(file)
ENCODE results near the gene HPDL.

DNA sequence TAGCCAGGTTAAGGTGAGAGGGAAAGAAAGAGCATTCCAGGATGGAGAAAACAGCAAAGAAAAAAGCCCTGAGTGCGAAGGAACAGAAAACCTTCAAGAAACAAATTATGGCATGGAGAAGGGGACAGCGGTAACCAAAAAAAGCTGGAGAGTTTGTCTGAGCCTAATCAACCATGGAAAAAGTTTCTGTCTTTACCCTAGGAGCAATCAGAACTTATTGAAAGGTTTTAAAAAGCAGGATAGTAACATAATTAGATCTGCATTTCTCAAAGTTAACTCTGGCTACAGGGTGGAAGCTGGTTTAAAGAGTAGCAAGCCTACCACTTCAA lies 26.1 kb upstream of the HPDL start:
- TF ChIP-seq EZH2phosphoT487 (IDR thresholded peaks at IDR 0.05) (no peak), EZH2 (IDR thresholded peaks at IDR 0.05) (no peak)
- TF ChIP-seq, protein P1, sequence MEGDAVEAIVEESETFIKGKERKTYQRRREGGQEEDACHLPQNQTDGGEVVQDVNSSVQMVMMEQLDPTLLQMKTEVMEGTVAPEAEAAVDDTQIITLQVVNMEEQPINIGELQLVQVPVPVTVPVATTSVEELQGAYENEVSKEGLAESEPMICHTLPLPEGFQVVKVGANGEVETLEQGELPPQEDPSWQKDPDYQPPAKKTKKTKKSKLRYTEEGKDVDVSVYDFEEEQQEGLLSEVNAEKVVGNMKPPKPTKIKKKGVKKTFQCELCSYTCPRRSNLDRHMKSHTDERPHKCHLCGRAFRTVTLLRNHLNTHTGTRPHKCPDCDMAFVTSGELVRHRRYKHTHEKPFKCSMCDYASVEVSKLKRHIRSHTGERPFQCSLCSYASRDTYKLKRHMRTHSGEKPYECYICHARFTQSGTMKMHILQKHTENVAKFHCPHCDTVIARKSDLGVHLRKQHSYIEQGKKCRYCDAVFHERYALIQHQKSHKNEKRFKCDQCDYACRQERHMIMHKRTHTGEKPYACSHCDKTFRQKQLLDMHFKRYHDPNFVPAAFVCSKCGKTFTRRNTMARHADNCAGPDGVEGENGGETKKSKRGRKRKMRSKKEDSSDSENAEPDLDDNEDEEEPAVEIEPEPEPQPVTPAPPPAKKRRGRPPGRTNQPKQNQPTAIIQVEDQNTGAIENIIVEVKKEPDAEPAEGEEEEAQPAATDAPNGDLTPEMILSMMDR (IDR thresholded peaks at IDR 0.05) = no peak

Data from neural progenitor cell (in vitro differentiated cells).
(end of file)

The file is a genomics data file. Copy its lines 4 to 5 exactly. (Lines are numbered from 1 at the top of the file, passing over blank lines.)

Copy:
- TF ChIP-seq, protein P1, sequence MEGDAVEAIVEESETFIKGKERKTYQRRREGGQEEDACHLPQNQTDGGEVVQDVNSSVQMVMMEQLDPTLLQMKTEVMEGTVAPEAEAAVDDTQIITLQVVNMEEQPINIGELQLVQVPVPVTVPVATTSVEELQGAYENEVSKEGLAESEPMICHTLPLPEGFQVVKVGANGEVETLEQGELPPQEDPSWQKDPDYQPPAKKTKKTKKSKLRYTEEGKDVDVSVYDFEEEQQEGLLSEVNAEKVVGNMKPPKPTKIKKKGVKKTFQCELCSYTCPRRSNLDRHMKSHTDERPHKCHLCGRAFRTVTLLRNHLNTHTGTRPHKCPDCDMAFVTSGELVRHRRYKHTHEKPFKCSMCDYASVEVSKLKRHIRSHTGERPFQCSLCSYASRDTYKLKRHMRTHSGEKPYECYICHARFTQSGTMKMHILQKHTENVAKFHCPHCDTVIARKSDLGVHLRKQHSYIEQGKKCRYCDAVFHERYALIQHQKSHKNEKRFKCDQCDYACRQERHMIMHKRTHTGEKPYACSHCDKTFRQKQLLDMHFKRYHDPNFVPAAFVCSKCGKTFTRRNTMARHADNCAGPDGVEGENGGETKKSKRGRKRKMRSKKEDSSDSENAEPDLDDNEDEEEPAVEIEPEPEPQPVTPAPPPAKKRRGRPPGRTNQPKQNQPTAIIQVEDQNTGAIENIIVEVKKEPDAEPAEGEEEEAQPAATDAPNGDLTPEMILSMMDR (IDR thresholded peaks at IDR 0.05) = no peak

Data from neural progenitor cell (in vitro differentiated cells).